The Supreme Court today issued a unanimous decision in favor of the property owners in the important case of Sackett v. EPA [HT: GMU law student Matthew Roberts]. The opinions in the case (an opinion for the court and two concurring opinions by Justices Ginsburg and Alito) are available here. Justice Alito’s concurring opinion includes a particularly clear description of what was at stake:
The position taken in this case by the Federal Government—a position that the Court now squarely rejects—would have put the property rights of ordinary Americans entirely at the mercy of Environmental Protection Agency(EPA) employees.
The reach of the Clean Water Act is notoriously unclear. Any piece of land that is wet at least part of the year is in danger of being classified by EPA employees as wetlands covered by the Act, and according to the Federal Government, if property owners begin to construct a home on a lot that the agency thinks possesses the requisite wetness, the property owners are at the agency’s mercy. The EPA may issue a compliance order demanding that the owners cease construction, engage in expensive remedial measures, and abandon any use of the property. If the owners do not do the EPA’s bidding, they may be fined up to $75,000 per day ($37,500 for violating the Act and another $37,500 for violating the compliance order). And if the owners want their day in court to show that their lot does not include covered wetlands, well, as a practical matter, that is just too bad. Until the EPA sues them, they are blocked from access to the courts, and the EPA may wait as long as it wants before deciding to sue. By that time, the potential fines may easily have reached the millions. In a nation that values due process, not to mention private property, such treatment is unthinkable.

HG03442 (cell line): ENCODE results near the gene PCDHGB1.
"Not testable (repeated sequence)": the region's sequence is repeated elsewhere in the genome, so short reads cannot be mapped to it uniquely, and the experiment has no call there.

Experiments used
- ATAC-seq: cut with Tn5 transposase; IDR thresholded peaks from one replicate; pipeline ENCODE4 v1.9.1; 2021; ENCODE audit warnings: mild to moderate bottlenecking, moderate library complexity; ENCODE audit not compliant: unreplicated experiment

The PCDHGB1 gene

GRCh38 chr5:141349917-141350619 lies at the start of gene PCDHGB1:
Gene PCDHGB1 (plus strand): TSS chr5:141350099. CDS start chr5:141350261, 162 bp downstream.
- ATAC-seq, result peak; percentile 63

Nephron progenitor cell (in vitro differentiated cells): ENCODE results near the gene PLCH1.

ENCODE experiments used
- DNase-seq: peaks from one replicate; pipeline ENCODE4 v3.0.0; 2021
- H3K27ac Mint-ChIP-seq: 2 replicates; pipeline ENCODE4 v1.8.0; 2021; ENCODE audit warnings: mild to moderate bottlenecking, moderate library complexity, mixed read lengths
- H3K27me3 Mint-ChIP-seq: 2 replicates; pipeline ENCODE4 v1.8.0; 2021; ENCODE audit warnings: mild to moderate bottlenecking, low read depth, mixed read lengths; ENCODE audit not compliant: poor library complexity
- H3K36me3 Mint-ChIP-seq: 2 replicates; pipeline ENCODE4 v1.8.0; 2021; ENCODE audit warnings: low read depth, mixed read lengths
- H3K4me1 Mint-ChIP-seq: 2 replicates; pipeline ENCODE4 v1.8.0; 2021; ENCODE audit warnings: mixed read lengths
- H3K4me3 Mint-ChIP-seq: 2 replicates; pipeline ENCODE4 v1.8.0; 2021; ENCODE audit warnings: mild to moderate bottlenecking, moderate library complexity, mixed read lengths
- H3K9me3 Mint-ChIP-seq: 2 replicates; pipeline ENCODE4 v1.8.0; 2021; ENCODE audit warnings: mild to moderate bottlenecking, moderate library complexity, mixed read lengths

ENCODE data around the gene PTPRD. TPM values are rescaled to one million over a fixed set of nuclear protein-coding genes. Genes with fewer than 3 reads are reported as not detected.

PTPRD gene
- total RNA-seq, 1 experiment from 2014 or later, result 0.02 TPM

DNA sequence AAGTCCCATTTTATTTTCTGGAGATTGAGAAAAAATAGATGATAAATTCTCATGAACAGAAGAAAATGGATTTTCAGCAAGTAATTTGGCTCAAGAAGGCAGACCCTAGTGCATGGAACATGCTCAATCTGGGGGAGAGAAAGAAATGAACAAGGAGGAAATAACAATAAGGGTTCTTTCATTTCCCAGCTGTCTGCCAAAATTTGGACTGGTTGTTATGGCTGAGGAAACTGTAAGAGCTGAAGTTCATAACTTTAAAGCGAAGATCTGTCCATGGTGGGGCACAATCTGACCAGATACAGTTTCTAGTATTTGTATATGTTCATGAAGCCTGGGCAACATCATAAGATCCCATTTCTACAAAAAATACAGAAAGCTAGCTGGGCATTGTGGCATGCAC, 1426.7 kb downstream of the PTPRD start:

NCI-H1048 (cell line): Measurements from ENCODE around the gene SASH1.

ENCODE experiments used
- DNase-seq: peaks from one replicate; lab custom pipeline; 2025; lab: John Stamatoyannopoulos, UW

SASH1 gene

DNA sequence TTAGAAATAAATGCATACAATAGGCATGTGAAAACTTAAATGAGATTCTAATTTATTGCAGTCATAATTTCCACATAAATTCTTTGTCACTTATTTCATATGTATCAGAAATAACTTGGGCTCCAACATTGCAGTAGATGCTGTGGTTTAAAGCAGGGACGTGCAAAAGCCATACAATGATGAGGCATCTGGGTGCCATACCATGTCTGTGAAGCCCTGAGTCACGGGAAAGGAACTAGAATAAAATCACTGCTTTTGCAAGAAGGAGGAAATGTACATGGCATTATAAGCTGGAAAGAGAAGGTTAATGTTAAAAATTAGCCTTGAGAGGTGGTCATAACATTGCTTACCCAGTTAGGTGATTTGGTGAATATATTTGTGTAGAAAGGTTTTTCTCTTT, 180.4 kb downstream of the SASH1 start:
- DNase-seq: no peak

The Court bases its decision on statutory grounds, ruling that the property owners are entitled to judicial review of their case under the Administrative Procedure Act. It therefore did not reach the issue of whether such review is also required by the Due Process Clause of the Fifth Amendment, which states that the government may not deprive individuals of life, liberty, or property without due process of law. The scope of the decision is therefore limited. And, as Justice Alito goes on to explain, “the combination of the uncertain reach of the Clean Water Act and the draconian penalties imposed for the sort of violations alleged in this case still leaves most property owners with little practical alternative but to dance to the EPA’s tune.” He urges Congress to clarify the scope of the CWA so that property owners will at least have a clearer indication of the scope of EPA authority over their land. Despite these limitations, the decision is a significant victory for property rights, and a rare case of unanimity on an important property rights issue.
I leave it to others to debate whether it is appropriate for a Supreme Court justice to urge Congress to clarify the law in one of his opinions. But it’s worth noting that this is not the first time such a thing has happened. Justice Ruth Bader Ginsburg famously urged Congress to reverse the Court’s interpretation of Title VII of the Civil Rights Act in her dissent in the Lily Ledbetter case.
UPDATE: As co-blogger Orin Kerr pointed out in this 2007 post, Justice Ginsburg later stated that one purpose of her dissent in Ledbetter was “”to attract immediate public attention and to propel legislative change.”